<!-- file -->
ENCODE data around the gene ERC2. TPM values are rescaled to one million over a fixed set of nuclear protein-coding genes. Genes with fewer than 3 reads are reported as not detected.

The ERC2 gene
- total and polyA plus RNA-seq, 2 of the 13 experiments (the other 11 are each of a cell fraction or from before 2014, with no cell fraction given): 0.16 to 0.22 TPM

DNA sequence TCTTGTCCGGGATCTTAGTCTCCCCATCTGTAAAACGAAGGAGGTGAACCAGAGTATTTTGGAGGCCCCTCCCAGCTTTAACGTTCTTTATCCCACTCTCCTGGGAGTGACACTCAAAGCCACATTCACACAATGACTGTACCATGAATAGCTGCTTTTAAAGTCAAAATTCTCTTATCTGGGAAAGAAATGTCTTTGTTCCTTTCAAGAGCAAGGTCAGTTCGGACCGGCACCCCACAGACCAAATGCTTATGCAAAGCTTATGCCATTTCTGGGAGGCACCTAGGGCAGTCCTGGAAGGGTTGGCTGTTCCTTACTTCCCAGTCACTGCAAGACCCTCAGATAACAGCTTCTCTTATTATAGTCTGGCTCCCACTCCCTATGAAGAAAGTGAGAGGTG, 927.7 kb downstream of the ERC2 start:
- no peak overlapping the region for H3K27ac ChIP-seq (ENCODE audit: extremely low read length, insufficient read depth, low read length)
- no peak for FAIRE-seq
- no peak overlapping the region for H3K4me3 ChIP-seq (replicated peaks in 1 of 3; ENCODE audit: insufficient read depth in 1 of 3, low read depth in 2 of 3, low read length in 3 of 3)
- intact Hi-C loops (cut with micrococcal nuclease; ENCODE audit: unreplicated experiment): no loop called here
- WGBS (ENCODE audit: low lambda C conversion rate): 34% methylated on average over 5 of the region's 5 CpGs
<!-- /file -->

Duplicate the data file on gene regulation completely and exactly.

ENCODE data around the gene ERC2. TPM values are rescaled to one million over a fixed set of nuclear protein-coding genes. Genes with fewer than 3 reads are reported as not detected.

The ERC2 gene
- total and polyA plus RNA-seq, 2 of the 13 experiments (the other 11 are each of a cell fraction or from before 2014, with no cell fraction given): 0.16 to 0.22 TPM

DNA sequence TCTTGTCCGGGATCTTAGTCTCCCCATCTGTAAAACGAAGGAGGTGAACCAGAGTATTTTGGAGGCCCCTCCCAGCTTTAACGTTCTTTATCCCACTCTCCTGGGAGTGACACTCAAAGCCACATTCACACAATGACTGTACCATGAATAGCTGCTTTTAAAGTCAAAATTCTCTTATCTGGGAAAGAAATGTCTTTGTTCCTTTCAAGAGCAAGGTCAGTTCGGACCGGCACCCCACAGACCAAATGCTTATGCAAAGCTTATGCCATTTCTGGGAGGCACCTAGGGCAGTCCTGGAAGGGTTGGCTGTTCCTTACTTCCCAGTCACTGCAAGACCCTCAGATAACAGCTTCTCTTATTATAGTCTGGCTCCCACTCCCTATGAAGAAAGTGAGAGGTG, 927.7 kb downstream of the ERC2 start:
- no peak overlapping the region for H3K27ac ChIP-seq (ENCODE audit: extremely low read length, insufficient read depth, low read length)
- no peak for FAIRE-seq
- no peak overlapping the region for H3K4me3 ChIP-seq (replicated peaks in 1 of 3; ENCODE audit: insufficient read depth in 1 of 3, low read depth in 2 of 3, low read length in 3 of 3)
- intact Hi-C loops (cut with micrococcal nuclease; ENCODE audit: unreplicated experiment): no loop called here
- WGBS (ENCODE audit: low lambda C conversion rate): 34% methylated on average over 5 of the region's 5 CpGs